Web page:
Thursday, October 8, 2015
If you do not sit close to the front of the auditorium, you will catch a glimpse of young mothers wrestling with their small youngsters. If you are close, you will hear whispers of, “Sit down,” “Be still,” “Leave your brother alone,” and other such parental instructions. Occasionally you will see a parent taking a child out for instruction in a more private manner!
When we lived in Hollandale, Mississippi, from 1963 to 1966, our oldest was about three and was misbehaving during my sermon. Mary Nell got up and started out of the auditorium with him. As she progressed toward the doors, Don would see someone he knew, call out their name and pleadingly say, “Save me!!” He saw one brother and pleaded, “Georgie Porgie, save me!” Just before my embarrassed wife exited from the assembly, our son yelled out, “Well, SOMEBODY save me!” I completely lost my audience.
Over the years I saw similar occurrences like the one my wife experienced. When East Chester and Central churches merged on July 1, 1984, I determined to do something. No, it wasn’t to correct the parents. Since children often experienced “church” as “Don’t do this” and “Don’t do that,” I wanted to do something that would leave small children with positive thoughts about church. So, I started buying the large bags containing 500 Tootsie Rolls to pass out on Sunday morning and evening. It didn’t take long for small children to recognize me and start calling me, “Mr. Tootsie.”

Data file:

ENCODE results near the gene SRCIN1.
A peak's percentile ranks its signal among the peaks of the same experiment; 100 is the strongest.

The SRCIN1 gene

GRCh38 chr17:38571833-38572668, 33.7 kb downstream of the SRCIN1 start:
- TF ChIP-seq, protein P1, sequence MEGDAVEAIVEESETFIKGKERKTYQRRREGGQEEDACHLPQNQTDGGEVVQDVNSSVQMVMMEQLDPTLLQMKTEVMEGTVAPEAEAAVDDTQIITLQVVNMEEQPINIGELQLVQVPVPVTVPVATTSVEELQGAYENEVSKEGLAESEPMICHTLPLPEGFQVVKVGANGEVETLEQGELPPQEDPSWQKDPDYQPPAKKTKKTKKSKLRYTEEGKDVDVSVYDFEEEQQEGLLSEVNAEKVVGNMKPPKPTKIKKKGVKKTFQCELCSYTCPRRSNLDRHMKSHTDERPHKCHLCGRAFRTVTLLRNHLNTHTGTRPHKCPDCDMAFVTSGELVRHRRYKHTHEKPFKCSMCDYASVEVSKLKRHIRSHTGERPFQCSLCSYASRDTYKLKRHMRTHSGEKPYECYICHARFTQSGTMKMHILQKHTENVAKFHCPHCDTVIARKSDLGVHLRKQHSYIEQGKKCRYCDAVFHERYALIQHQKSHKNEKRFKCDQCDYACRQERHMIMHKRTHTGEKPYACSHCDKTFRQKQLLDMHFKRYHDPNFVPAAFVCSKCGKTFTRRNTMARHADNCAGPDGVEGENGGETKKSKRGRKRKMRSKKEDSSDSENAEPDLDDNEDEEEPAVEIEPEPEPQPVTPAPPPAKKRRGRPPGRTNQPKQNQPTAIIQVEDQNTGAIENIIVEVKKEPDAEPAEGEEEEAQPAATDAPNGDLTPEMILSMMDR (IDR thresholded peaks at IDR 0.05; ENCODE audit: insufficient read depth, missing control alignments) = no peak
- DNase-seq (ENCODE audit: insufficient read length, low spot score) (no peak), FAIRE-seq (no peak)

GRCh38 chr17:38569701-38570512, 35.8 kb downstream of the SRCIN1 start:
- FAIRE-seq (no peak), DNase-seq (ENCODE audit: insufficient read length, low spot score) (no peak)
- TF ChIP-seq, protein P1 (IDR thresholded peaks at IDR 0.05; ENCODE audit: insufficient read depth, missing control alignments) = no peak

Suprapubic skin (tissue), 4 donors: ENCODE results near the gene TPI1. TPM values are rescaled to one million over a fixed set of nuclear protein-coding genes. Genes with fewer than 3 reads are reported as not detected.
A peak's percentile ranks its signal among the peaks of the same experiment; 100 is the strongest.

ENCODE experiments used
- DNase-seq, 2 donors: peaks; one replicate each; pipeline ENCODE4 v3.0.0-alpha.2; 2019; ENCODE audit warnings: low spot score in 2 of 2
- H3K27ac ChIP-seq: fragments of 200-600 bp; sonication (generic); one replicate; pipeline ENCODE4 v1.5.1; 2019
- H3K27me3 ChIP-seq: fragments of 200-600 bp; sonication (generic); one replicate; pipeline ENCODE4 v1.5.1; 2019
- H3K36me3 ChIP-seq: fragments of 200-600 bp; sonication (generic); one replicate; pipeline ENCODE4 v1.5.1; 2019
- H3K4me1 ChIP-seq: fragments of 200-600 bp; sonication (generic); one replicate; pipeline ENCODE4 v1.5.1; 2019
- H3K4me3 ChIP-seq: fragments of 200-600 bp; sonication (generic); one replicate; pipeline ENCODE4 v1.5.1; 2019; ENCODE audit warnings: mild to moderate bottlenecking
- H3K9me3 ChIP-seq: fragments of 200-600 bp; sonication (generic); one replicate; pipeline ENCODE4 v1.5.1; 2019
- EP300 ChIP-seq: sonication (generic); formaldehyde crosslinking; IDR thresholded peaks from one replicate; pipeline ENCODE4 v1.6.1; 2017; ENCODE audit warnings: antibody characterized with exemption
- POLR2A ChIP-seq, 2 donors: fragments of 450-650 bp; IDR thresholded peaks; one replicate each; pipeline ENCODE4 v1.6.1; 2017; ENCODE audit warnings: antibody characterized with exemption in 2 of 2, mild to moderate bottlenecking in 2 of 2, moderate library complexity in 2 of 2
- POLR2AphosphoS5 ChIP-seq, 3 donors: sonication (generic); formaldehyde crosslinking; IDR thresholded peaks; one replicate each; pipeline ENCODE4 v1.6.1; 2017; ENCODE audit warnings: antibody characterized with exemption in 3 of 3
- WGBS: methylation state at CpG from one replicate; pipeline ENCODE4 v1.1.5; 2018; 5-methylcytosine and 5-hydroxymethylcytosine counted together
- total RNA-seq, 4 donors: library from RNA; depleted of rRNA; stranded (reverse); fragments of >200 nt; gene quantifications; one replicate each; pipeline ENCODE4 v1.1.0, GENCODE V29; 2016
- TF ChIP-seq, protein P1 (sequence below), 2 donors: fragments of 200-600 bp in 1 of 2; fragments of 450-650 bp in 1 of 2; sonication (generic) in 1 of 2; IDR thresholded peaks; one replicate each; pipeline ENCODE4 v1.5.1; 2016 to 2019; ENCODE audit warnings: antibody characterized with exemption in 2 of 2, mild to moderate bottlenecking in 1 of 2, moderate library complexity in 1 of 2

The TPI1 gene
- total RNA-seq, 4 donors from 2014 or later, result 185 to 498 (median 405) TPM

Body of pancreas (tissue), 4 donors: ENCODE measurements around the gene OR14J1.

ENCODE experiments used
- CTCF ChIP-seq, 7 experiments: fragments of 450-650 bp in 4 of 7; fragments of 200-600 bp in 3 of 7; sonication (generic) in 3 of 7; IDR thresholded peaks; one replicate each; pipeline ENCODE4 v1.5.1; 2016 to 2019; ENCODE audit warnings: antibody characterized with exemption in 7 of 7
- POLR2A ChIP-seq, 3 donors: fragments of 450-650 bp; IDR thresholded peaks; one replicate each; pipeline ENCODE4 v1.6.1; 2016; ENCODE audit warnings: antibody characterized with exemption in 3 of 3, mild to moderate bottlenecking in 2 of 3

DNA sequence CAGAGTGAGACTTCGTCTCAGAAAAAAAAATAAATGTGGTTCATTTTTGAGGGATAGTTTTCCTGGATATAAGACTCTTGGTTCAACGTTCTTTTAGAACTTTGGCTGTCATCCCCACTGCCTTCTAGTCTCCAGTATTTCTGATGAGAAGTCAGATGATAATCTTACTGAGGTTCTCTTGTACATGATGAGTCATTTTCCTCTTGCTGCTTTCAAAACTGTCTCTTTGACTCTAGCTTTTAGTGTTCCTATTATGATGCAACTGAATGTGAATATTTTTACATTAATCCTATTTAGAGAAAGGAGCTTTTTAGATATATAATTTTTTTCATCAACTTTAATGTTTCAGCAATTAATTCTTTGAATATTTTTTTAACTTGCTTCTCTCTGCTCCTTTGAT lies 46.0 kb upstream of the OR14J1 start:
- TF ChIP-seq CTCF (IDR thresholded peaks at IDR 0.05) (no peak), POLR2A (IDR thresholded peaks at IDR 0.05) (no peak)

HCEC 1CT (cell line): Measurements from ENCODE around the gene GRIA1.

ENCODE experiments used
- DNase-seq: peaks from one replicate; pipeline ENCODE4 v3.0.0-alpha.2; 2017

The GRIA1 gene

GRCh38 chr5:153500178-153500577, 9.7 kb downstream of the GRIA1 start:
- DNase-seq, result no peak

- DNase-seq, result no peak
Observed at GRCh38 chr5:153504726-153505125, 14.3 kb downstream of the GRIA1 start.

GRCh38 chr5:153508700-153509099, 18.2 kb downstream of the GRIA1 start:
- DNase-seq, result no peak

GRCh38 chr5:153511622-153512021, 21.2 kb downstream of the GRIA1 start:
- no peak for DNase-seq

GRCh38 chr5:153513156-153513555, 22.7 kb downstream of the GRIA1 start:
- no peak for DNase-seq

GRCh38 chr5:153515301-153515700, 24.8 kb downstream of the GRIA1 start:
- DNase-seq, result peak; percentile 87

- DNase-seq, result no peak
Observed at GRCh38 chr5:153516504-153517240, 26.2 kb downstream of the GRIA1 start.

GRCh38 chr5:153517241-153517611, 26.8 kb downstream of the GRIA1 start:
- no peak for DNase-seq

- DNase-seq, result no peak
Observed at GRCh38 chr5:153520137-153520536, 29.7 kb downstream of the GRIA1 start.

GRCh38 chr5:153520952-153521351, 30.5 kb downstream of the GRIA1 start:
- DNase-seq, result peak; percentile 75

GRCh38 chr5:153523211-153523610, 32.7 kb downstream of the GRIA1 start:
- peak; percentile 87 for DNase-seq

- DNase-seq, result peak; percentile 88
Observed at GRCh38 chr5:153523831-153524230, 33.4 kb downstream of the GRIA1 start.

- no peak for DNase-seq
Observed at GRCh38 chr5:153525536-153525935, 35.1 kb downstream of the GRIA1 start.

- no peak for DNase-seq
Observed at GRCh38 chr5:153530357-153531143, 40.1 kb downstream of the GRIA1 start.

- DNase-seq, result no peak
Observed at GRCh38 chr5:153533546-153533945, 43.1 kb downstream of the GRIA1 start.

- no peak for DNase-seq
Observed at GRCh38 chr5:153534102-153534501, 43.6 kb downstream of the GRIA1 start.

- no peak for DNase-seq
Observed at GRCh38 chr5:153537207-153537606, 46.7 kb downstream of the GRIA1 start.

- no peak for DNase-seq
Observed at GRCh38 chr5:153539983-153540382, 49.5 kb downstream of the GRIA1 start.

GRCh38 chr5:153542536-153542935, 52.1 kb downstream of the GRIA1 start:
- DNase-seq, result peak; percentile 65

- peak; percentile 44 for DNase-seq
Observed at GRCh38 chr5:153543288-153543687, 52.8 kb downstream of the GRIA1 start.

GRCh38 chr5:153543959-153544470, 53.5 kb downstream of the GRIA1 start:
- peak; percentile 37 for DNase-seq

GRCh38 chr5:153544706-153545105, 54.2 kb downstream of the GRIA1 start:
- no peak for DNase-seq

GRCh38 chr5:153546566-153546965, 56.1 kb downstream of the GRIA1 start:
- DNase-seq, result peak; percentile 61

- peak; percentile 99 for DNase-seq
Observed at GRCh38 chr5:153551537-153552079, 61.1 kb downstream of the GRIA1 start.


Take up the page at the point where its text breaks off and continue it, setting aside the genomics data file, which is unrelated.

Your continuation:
Children often reflect the training they have or have not received. Some were hesitant to accept a Tootsie Roll the first time, either not knowing what it was, or because they had been instructed to not accept anything from a stranger. I respected that. Some would grab the Tootsie Roll out of my hand and take off, as if I might trick them and jerk it away from their grasp. Most would thank me or be trained in doing so. I especially enjoyed the smiles on their faces which was my reward and their way of saying. “Thanks.”
When children began reaching the fourth or fifth grade, I dropped off giving them a Tootsie Roll. I gave the Smith twins treats when they were small. Like all others, they grew up and went off to college. When they were in medical school they were home on one occasion. They were standing about 10 feet away arguing with one another. I caught part of the conversation. “You ask him.” “No, you ask him.” “Ask me what?” I responded. They grinned and one of them said, “We were wondering if you still gave out Tootsie Rolls?” In spite of them now being in their early twenties, they were rewarded for their inquiry.
Members have given me such things as a Tootsie Roll blanket, a Tootsie Roll birthday cake, and after each Halloween, several reward me with bags of Tootsie Rolls left over from the recent Trick or Treat visits.
Recently the Jimmy England family was visiting with us from Georgia. When the children were smaller, the family attended Campbell Street. The twins, Daniel and Spencer, had grown up and are fine looking young men. When the family came in, I gave all the boys a Tootsie Roll for old times sake. After church was over, I was leaving the building and Daniel held the door open for me. I thanked him and gave him the last few Tootsie Rolls in my pocket. He thanked me and then said, “I don’t know your name. I’ve always called you Mr. Tootsie. That’s all I knew.” My! What a rewarding response. I told to him, “You may call me Ray.”
I guess those small pieces of candy did leave a good taste in the mouths of many of those children in more ways than one!
“And be ye kind one to another, tenderhearted” (Ephesians 4:32).